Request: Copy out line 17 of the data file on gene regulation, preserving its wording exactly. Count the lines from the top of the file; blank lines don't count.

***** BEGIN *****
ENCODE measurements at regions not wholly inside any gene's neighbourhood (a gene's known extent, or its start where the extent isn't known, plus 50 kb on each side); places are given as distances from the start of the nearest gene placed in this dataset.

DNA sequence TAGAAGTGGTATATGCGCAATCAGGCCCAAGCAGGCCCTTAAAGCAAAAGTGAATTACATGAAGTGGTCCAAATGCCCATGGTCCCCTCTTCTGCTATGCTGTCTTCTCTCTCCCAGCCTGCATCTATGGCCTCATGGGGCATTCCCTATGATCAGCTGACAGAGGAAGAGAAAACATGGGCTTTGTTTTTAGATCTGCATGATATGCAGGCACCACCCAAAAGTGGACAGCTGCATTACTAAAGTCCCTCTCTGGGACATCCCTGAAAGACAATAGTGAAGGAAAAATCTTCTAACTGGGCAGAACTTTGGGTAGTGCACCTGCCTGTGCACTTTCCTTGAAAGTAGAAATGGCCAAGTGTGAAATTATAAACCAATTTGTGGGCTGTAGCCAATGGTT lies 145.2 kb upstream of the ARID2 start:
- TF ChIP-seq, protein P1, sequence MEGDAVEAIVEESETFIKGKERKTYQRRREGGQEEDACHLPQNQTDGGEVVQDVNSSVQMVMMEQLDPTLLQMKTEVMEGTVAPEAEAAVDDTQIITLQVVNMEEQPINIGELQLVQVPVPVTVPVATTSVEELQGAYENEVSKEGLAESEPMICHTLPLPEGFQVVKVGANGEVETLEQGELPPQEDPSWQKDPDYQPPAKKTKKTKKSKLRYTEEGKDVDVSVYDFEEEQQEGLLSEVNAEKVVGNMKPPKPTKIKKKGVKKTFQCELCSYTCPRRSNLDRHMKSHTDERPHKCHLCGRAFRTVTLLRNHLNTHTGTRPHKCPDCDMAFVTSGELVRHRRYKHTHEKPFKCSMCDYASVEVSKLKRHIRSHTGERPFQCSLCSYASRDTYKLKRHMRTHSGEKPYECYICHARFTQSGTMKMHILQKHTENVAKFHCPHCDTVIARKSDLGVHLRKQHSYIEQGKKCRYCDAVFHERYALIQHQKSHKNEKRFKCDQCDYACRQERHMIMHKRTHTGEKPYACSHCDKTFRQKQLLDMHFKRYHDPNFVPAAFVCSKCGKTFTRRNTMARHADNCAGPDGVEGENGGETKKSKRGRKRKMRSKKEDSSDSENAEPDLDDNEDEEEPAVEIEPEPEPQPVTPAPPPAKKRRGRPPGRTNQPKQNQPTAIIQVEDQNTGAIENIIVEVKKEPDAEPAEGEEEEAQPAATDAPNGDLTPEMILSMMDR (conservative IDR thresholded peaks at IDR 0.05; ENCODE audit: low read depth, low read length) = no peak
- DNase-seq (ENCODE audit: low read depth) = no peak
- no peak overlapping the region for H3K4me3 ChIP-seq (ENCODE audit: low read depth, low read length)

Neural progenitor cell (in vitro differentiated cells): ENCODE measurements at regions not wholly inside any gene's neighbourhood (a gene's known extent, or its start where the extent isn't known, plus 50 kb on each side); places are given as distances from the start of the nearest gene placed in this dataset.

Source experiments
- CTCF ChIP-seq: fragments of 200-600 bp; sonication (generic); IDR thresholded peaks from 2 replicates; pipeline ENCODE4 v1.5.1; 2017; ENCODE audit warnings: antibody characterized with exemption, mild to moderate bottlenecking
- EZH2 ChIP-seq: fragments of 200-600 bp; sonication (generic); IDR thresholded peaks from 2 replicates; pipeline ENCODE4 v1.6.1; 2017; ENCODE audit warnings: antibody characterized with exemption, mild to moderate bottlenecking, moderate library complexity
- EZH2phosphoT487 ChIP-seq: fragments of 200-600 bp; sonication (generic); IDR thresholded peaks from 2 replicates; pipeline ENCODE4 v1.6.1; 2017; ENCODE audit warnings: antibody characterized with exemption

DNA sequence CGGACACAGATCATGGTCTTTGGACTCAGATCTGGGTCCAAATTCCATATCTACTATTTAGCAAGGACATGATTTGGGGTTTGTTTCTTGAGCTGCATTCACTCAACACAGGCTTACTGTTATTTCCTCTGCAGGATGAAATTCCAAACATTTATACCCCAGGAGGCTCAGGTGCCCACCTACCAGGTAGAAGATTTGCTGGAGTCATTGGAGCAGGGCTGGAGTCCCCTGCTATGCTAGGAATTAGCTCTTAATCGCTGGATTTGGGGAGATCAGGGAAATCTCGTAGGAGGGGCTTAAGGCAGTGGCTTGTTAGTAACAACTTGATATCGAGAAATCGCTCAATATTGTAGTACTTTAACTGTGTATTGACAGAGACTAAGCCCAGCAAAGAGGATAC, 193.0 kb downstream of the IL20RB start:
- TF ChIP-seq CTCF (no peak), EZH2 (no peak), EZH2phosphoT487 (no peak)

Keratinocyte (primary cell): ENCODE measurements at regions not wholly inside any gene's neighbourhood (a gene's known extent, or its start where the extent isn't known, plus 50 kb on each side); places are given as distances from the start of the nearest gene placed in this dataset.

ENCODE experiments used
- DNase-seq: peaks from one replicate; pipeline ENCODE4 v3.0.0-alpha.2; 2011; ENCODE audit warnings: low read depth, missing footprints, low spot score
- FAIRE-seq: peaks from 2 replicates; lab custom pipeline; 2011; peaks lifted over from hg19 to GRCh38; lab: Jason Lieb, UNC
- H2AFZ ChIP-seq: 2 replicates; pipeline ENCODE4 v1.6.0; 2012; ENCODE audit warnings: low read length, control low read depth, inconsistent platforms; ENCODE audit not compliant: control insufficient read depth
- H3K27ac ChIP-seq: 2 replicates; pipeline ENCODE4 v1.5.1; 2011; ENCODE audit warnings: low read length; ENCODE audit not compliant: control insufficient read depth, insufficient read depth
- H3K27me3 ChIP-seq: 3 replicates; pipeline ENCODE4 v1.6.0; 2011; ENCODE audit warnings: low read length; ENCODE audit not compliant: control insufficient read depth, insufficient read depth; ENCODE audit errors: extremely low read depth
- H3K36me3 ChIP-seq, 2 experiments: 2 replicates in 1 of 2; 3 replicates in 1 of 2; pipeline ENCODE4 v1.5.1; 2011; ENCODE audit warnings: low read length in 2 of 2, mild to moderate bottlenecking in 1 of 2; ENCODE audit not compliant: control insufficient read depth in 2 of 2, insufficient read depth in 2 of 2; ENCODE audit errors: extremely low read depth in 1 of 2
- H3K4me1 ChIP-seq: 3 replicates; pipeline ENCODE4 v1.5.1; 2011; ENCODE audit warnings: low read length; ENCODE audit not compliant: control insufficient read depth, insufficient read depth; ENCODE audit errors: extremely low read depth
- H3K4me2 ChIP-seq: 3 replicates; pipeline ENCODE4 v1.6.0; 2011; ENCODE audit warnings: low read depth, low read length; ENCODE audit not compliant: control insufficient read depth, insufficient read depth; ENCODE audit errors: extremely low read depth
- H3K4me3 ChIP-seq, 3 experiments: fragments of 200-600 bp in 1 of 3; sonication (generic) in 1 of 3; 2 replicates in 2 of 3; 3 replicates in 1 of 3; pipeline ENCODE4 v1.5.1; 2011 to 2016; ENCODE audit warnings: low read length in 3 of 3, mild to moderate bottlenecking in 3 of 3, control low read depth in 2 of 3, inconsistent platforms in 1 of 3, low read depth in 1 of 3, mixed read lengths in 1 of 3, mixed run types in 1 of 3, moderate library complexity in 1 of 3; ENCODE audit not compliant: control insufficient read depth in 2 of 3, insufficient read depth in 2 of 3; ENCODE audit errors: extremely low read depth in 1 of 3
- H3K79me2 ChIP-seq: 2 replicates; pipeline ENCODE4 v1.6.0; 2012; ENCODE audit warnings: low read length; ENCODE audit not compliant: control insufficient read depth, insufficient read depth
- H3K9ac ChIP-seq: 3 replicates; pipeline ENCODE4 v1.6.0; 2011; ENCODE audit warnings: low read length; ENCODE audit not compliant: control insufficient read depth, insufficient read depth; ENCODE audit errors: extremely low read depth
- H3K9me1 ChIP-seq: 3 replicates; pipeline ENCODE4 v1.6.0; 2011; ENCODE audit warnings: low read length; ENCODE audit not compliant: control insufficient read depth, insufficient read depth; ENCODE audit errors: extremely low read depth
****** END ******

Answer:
- H2AFZ ChIP-seq: 2 replicates; pipeline ENCODE4 v1.6.0; 2012; ENCODE audit warnings: low read length, control low read depth, inconsistent platforms; ENCODE audit not compliant: control insufficient read depth